Ambidexterity: a possible balance to manage complexity

  • Received July 13, 2017;
    Accepted August 16, 2017;
    Published January 29, 2018
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  • Article Info
    Volume 2 2018, Issue #1, pp. 1-12
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    1 articles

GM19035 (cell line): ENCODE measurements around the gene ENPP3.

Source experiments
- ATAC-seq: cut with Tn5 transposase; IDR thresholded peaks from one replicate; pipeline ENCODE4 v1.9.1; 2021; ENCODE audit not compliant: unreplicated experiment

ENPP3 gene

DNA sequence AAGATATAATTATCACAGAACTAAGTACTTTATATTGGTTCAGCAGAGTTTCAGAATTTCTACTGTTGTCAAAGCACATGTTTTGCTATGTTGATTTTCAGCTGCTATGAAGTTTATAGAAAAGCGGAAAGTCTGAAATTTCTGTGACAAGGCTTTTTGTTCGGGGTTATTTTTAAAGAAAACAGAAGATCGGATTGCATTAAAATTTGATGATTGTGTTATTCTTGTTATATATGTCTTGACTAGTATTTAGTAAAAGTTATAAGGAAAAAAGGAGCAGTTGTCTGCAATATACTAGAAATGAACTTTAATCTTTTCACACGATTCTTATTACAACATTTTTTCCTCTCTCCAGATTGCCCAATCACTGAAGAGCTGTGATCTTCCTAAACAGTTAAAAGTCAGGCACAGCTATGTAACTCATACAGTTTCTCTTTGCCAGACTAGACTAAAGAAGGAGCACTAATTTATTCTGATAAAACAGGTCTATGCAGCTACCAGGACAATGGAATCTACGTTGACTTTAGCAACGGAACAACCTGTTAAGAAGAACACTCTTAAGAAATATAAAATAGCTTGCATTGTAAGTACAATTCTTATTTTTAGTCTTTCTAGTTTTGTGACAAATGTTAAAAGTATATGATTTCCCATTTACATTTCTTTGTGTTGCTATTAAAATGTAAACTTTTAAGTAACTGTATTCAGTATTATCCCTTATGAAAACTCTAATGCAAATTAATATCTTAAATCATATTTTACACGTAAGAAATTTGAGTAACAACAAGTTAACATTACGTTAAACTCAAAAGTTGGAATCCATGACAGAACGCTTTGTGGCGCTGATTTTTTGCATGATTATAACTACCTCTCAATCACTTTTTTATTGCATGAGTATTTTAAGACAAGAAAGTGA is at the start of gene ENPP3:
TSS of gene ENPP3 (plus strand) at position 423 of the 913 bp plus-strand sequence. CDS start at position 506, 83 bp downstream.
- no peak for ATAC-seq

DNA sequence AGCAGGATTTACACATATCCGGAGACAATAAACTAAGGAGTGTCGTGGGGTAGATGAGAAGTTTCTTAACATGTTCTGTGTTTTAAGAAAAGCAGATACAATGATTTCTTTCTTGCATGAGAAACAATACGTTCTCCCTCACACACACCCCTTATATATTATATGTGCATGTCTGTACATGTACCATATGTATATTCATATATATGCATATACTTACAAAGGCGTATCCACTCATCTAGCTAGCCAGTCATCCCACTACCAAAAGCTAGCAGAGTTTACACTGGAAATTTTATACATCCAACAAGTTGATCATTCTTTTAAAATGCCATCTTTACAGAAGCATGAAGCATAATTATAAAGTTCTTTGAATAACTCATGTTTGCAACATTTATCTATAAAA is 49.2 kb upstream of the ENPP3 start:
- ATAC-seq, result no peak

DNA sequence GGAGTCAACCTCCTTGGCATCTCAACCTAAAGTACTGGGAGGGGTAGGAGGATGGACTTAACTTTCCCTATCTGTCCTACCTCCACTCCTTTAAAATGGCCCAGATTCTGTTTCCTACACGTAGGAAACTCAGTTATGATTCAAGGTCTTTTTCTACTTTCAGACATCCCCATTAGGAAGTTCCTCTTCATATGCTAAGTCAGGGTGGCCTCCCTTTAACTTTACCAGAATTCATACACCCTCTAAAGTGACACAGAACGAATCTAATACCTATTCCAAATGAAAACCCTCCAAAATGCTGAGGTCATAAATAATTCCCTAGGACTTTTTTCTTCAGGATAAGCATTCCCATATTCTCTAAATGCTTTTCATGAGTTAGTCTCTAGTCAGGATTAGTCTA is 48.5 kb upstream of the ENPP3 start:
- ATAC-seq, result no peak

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The present article originates from the effort to answer the following question: is it possible for an organizational structure to steer between organizational routines and Black Swans? (Taleb, 2007). Unexpected, unique and low-frequency events are “unknown variable” that, despite the planning and precautions deployed, catch an organization off-guard, and might have catastrophic consequences. Unexpected events impact organizations, undermining the knowledge and redefining the list of competences that an organization needs in order to be competitive. The main goal of the present article is to shed light on the role and the challenges that firms undertake in their defining moments of adaptation of their organizational assets – the structure –. The rational pattern of adaptation is exemplified by the use of ambidextrous organizational structures, which focus on activities that can be defined as exploration and exploitation. Within the analysis of “the science of complexity”, parallels, paradoxes and metaphors representing a synthesis of a largely shared doctrine will be investigated: firms need to utilize known variables, or sometimes unknown ones, that are inevitably complex, in order to find the right fit, react swiftly to change, successfully compete, and obtain results.

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